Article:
A couple of weeks ago, I wrote a column expressing my frustration with what felt like an uptick in angry, edgy people around the local community. And, that frustration was genuine — I continue to encounter less than gracious drivers and others in my personal life.

Centralia City Councilor Kelly Smith Johnston read my column and was kind enough to reach out and share some really interesting statistics and data with me from the Department of Health and other sources. In the data Smith Johnston shared, DOH outlines that now — six months or more into the pandemic — it’s not uncommon for people to feel increased feelings of anxiety or depression.

One of the things that makes this pandemic so difficult to deal with mentally is because of the uncertainty. Many of us hope to return to “normal life” sooner rather than later — but it’s more likely that we could be weathering this pandemic even through this time next year. While that information is hard to hear, being aware of that information from DOH can help us bolster our resiliency and resolve, while better managing internal expectations.

That said, in the event that we do end up facing health restrictions, social distancing and quarantine restrictions going into next year, and you’re already feeling a sense of grief, loneliness, anxiety or depression that’s coloring your whole outlook on life, or interfering with basic functioning or daily tasks (or sleep), please know that you are not alone. There are numerous, exceptionally understandable, and very valid reasons that any one of us might be feel overwhelmed: Job losses, housing uncertainty, disconnection from vulnerable loved ones. Managing virtual school amid other demands. The list goes on.

But, if you’re having these feelings, also know that there are many options and tools available to you that might help increase your personal sense of well-being and help you feel a lesser sense of dread or worry in your everyday life.

According to Lewis County Health Officer Dr. Rachel Wood in a recent column in The Chronicle, about one-quarter of Americans are feeling symptoms of depression. And COVID has created numerous barriers to our usual coping mechanisms. What you’re feeling is normal and to be expected — and public health officials are seeing it reported in recent data.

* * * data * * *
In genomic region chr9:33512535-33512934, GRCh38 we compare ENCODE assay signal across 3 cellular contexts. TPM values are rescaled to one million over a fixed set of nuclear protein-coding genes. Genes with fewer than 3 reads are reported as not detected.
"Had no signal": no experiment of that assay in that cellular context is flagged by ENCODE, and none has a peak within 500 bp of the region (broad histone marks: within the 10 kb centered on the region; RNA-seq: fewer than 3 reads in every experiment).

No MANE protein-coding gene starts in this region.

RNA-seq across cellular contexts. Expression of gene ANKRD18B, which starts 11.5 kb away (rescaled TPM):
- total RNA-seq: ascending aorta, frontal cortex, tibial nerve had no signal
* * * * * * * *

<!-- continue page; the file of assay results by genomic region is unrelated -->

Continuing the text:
Dr. Wood offered several suggestions to help us increase overall mental health wellbeing, including taking breaks from the news, making time to unwind, setting goals and priorities, taking care of your body, laughing, connecting with others in safe ways and accessing behavioral health services.

Be sure to check with your health insurance benefits provider to see if your provider can help you access a mental health professional or even if they provide a mental health program.

There are also numerous non-insurance-based options, too, including apps and online resources. If you have internet access, you can browse for mental health professionals who provide telehealth or virtual appointments (I know, one more virtual meeting, but it helps, trust me).

It’s also worth reminding everyone that having and sticking to a routine can really help us manage our mental health even outside of a pandemic.

If you’d like to find some additional inspiration on incorporating addition self-care and resiliency skills into your daily life, you can also check out the Greater Good Science Center, based at UC Berkely, online at https://greatergood.berkeley.edu/ where you’ll find specific academic-based articles, podcasts, and blogs from professors on finding ways to increase happiness and well-being. I highly recommend their monthly “Happiness Calendar” that encourages an aspect of self-care daily.

And, in case you missed this from Dr. Wood: “For a comprehensive list of professional mental health and behavioral health providers in Lewis County, go to http://bit.ly/LCbhealth. Lewis County resources are listed on pages 115 to 119. Veterans can also access providers at the South Sound VA Clinic in Chehalis, or by contacting the Lewis County Veterans Relief Fund at 360-740-1417.”

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Brittany Voie is a columnist for The Chronicle. She lives south of Chehalis with her husband and two young sons. She welcomes correspondence from the community at voiedevelopment@comcast.net.

(1) comment

YourNeighbor

Except, today we have to consider if the responder may be armed or not, before we call anyone for help. Funny how armed responders tend to think everyone they meet is some sort of threat. Every single person they meet. Ask yourselves how armed men behave when they are afraid. That's what you'd be inviting to your home.

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